Last week I went to an event focused on the Amazon Alexa and applications for the management of diabetes that were developed in response to the Alexa Diabetes Challenge. This event, produced by Luminary Labs and sponsored by Merck, was an interesting milepost in the evolving quest to make voice a de facto user interface in the healthcare world – interesting both because there is clear progress and because we are definitely not there yet. As with all things healthcare, nothing happens overnight.
Two years ago I wrote a post on this idea called The Next Voice You Hear May Be Your Own (or Dr. Alexa’s), noting that voice as user-interface in healthcare might well be the next 200,000 year old overnight sensation. Make that 200,002 years and counting. The applications shown at the event were very interesting, but I am not sure they were really giant breakthroughs. Rather they were, for the most part, versions of existing products that had voice as a key user interface, though not even the only one in most cases. In a few of the products voice was nice, but not necessary. Given that Alexa still is not HIPAA compliant (although rumor has it this is fast approaching), there are also still other issues needing attention.
Coincidentally, last week my iPhone served me up this story about a woman who could not figure out where in the hell all of the Amazon purchases were coming from until she realized her parrot was ordering them. And if a parrot can mimic well enough to order from Amazon, imagine what a decently skilled human impersonator could do if they really wanted to. This may well be the full employment act for Ursula from the Little Mermaid if we are not careful.
Security and privacy are essential for this user interface to make it to actual prime time, as it is generally recognized that Minimum Viable Products (MVPs) are not particularly acceptable in healthcare. Yes, Amazon may make it’s way to being a full service pharmacy including delivery, but if Alexa hears Aricept instead of Aciphex, the consumer is going to have more than just a bad taste in their mouth. Though I will note that as I sat there watching the diabetes product demos, I looked up whether you could buy glucose strips at Amazon. Answer: yes. Full service product, here you come.
These issues will ultimately be figured out and we will find voice applications in our everyday healthcare lives before the end of the decade. I just don’t think this is really going to start with consumers. Most think about Alexa and similar products as consumer-facing technologies but I have a feeling that the enterprise will be the first place where the product finds true adoption. Imagine physicians being able to speak to the EMR instead of working all night inputting notes (or hiring scribes – sorry scribes, you are going to be replaced by a robot after all). Voice technologies would be extremely useful in the operating room to get medical information on demand: Alexa, what is the patient’s ejection fraction? Alexa, please show me the last MRI scan. Alexa, what can we bill for that we haven’t thought of yet?
I was, in part, attending the Alexa event to get a better understanding of the investment opportunity in voice. Unfortunately, I came away thinking there isn’t really one, at least not now. Rather, it is going to be a technology that becomes integral to many healthcare products but isn’t one in and of itself. The product is the Echo or the Google home (notably nearly no one in the audience used the latter while many in the audience use the former) or whatever other gizmo is hot at the time. There won’t likely be an Echo for healthcare, as “regular” devices are winning the day even in healthcare. If security and privacy and sensitivity and specificity can be as good as human interaction, we may as well use the devices we can now buy at Whole Foods. No really. My local Whole Foods has a display of Echo devices right next to the organic broccoli. Alexa, can you make broccoli taste like ice cream?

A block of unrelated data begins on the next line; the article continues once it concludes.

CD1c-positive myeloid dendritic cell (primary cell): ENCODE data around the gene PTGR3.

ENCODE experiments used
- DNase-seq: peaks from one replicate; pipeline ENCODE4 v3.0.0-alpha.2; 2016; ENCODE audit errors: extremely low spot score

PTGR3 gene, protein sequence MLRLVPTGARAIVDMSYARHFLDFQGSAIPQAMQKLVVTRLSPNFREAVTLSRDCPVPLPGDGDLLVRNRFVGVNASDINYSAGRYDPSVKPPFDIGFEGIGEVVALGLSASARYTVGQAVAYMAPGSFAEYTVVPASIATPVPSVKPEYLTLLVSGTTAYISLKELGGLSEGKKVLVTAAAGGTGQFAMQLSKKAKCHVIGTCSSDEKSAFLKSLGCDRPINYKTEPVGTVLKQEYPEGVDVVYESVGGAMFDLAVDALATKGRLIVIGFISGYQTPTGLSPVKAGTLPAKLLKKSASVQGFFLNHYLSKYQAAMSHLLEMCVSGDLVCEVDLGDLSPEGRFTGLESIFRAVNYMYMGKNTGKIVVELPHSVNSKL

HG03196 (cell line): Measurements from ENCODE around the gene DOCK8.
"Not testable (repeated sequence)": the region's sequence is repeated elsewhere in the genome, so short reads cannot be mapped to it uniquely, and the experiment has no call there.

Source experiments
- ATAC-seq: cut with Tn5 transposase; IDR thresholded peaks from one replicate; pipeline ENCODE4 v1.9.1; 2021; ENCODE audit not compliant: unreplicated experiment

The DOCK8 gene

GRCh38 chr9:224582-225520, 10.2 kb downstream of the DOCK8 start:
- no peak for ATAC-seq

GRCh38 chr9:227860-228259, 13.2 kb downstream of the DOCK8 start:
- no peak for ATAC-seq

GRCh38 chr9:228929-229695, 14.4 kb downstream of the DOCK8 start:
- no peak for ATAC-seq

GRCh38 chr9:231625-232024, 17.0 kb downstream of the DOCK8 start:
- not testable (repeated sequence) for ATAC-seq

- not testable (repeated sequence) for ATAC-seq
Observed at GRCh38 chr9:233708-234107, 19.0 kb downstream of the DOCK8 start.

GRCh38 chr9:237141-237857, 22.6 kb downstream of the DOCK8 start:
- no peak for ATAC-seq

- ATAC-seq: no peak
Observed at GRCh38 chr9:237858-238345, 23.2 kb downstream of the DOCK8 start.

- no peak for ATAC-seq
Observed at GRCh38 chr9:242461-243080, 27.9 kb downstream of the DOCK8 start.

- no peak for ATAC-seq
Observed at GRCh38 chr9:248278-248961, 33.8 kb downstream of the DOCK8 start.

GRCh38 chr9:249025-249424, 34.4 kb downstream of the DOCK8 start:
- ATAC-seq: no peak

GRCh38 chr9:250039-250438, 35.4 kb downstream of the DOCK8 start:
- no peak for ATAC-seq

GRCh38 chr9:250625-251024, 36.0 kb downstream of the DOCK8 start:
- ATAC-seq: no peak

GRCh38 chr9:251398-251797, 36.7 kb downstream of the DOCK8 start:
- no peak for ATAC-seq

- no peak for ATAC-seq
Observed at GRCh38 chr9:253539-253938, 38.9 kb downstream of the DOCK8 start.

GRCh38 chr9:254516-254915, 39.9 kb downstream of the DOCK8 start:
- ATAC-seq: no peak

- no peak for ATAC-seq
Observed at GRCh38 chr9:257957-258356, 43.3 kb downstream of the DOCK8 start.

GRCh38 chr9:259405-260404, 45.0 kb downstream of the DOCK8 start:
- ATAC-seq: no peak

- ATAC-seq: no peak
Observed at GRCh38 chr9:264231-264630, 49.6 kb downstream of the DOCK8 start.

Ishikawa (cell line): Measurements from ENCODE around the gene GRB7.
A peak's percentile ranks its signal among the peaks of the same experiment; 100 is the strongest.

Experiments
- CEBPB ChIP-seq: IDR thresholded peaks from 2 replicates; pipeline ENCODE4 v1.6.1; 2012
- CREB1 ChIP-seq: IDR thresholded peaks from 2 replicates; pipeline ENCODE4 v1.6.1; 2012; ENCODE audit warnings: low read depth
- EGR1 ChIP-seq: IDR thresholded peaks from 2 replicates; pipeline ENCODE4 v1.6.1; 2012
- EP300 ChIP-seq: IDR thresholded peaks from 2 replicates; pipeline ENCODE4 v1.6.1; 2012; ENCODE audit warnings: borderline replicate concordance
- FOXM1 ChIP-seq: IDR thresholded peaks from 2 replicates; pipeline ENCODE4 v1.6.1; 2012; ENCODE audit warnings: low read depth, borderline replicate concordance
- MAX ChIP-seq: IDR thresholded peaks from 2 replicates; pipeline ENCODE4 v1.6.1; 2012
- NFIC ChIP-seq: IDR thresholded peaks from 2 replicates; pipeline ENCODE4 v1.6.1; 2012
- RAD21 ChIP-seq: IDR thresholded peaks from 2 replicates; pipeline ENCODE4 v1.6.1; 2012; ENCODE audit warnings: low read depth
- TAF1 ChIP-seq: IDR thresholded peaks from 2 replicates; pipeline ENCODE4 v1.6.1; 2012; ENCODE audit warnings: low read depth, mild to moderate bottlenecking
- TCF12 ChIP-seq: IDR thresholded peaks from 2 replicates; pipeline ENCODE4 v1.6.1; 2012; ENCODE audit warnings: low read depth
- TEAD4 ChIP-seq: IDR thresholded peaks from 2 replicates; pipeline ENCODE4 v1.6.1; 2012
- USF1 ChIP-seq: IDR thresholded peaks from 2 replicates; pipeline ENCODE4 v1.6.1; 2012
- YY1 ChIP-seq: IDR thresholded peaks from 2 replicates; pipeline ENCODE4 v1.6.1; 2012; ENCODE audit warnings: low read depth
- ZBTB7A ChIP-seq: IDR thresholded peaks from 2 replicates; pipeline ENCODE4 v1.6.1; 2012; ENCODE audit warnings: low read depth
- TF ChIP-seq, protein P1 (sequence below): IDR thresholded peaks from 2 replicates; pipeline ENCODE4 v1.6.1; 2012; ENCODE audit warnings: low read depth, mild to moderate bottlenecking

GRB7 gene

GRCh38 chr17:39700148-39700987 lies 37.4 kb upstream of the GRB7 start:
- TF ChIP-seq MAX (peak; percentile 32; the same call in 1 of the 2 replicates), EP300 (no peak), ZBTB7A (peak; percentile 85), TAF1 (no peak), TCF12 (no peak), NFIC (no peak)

I suspect that the people who make money off of voice as user interface will be design firms that help healthcare companies, often tone deaf about user interface, learn to use voice effectively. Since by and large those are consulting companies, they are generally not considered great venture investing opportunities, but the opportunity to prosper here could be significant for those in the consulting business. I can only imagine how some of our best-known healthcare companies would integrate voice left to their own devices. I’m guessing the most used question would rapidly become: Alexa, what in the hell are you talking about? Or actually, Alexa, I don’t know my PIN code to access my record – if I did I would have looked it up on my damn iPhone. Alexa, where is my damn iPhone?
Most of the applicable voice interfaces are or already have come to the phone so that may be yet another reason why we may as well have our phones implanted in our appendages so they can’t so easily fall in the toilet. Alexa, please dry out my phone. And watch out, Ursula may be down there in the water.
If you are interested in the panel discussion that Luminary Labs hosted about voice in healthcare, you can watch it HERE. Besides me, John Brownstein, Chief Innovation Officer at Boston Childrens Hospital, and Ifeoma Ajunwa, a lawyer, sociologist and Felow at the Berkman Klein Center at Harvard, were on the panel, moderated by Sara Holoubek, CEO of Luminary Labs. FYI, the winner of the Alexa Diabetes Challenge has yet to be announced but the announcement is coming soon. See this space if you are interested. Or hear it if you are at Whole Foods.